Archbishop of Armagh and Primate of All Ireland Eamon Martin also said Catholic schools could be found in breach of the Constitution if they continued teaching that marriage is only for men and women.
He said the Church was still undecided about whether priests would cease performing the civil registration of marriages at Church weddings but said that would also become an issue if there was a yes vote.
Archbishop Martin said that, contrary to what voters were being advised, a yes vote would not merely expand the definition of marriage but “radically change” it.
He acknowledged that marriage was not defined in the Constitution, but said it was clearly understood when written that marriage was between a man and a woman.
He said that, regardless of the outcome of the referendum, the Church would continue to teach this and he said this could bring some of the services it provides — such as teaching and counselling — into conflict with the law.
“We provide a very successful and very helpful marriage counselling service and marriage preparation service but we do so for men and women,” said Archbishop Martin.
“If we are asked to provide it for men and men or women and women in preparation for marriage, we will have to say no. That’s not within our sincerely held beliefs.
“We are receiving some State funding and there is a risk to that funding would we be seen as discriminatory.”
He said that, in the UK, the Church had to withdraw from providing adoption services because it would not place children with same-sex couples.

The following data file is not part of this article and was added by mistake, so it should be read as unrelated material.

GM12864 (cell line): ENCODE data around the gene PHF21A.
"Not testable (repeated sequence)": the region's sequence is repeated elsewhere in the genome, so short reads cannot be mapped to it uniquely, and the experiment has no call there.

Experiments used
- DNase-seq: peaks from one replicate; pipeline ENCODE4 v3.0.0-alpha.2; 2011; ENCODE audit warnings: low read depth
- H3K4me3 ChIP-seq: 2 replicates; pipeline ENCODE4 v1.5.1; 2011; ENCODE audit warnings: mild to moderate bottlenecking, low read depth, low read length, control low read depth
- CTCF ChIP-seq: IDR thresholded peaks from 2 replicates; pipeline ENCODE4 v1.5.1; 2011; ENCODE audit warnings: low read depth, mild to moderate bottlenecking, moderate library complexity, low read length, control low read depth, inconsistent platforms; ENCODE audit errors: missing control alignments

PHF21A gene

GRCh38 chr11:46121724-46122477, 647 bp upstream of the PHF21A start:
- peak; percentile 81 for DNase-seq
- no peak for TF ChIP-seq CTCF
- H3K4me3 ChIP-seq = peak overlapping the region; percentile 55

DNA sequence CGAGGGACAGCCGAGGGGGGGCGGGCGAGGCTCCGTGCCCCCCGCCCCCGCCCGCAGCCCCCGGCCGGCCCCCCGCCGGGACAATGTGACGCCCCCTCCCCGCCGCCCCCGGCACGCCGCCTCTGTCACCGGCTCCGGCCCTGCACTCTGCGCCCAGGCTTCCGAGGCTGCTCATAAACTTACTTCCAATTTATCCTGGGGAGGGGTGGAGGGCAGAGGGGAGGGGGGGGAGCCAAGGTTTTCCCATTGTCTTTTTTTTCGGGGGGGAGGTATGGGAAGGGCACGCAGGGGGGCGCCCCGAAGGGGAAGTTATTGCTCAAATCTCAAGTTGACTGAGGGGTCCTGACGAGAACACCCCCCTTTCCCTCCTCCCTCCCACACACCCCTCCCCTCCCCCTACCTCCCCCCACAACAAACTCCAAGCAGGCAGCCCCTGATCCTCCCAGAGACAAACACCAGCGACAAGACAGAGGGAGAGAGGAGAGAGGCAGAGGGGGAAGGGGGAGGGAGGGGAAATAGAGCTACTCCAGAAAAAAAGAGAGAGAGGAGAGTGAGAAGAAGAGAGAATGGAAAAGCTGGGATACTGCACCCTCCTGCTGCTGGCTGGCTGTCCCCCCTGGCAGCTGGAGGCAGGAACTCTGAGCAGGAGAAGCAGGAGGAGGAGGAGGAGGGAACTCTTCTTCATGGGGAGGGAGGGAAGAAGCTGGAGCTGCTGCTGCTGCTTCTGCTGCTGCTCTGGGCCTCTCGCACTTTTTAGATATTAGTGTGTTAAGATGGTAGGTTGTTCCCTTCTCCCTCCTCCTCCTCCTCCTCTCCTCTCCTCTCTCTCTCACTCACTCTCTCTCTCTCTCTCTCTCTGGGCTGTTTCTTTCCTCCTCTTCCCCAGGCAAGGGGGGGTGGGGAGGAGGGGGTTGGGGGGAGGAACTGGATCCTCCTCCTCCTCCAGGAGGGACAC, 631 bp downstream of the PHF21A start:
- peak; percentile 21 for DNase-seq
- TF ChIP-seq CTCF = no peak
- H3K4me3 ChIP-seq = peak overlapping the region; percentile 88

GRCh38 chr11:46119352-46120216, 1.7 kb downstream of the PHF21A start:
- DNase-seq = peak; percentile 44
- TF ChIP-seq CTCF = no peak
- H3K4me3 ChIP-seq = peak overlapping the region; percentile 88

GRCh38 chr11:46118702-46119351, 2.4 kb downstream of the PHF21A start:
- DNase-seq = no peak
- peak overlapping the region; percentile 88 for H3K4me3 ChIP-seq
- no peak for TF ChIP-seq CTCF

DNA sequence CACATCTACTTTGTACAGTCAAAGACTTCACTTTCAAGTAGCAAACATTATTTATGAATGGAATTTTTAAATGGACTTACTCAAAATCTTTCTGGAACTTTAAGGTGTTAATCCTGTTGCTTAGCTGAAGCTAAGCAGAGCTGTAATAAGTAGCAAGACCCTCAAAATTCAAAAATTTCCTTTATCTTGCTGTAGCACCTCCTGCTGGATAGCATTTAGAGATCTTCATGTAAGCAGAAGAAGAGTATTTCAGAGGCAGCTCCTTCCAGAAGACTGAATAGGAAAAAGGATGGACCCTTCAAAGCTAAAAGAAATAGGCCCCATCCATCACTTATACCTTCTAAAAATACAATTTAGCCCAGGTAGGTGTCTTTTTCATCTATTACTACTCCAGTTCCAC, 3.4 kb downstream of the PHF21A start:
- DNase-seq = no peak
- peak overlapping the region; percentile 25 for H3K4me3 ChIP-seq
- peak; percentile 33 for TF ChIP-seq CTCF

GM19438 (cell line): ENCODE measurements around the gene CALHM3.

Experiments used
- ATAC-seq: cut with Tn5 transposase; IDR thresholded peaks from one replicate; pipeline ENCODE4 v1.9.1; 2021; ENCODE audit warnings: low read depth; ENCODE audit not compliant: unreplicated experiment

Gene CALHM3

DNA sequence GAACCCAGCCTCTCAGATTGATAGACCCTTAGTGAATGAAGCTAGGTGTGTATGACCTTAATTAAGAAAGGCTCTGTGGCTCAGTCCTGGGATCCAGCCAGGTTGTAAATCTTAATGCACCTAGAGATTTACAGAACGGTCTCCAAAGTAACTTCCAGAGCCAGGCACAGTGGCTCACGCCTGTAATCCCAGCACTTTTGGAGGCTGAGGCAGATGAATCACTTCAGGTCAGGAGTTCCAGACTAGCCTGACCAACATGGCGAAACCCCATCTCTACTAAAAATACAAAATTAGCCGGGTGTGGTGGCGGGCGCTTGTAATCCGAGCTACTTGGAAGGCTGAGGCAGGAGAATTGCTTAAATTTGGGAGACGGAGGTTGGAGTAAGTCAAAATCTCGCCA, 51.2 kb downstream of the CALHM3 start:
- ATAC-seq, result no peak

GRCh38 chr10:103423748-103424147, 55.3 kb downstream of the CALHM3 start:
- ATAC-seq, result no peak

Archbishop Martin was speaking on RTÉ radio after releasing the Church’s first comprehensive statement on the upcoming referendum in which he criticised politicians for failing to articulate the concerns of the no side.
“How is it that many people won’t even raise these issues in their families and workplaces for fear of being ridiculed or condemned as homophobic? Could we not expect at least some of our legislators to engage in public discussion on both sides of this debate?” he wrote.
The Yes Equality campaign invited the Archbishop to a public debate on the issues, claiming he had confused the distinction between civil marriage and church marriage.
Spokeswoman Gráinne Healy said: “In England, Wales, and Scotland, the Catholic Church have continued to perform civil marriage as part of the religious service following the introduction of civil marriage equality there.”
Communications Minister Alex White also rejected Archbishop Martin’s claims, saying there would be no restriction on church teachings in schools.
“That of course was the case after we changed the Constitution to introduce divorce,” said Mr White. “It’s still something that the Catholic Church are opposed to. And they are still free to teach that in schools.”
Tánaiste Joan Burton said while the Church facilitated the civil registration of marriages, they were not responsible for it: “Whatever the Catholic Church wishes to do in their wisdom is a matter for the Catholic Church.”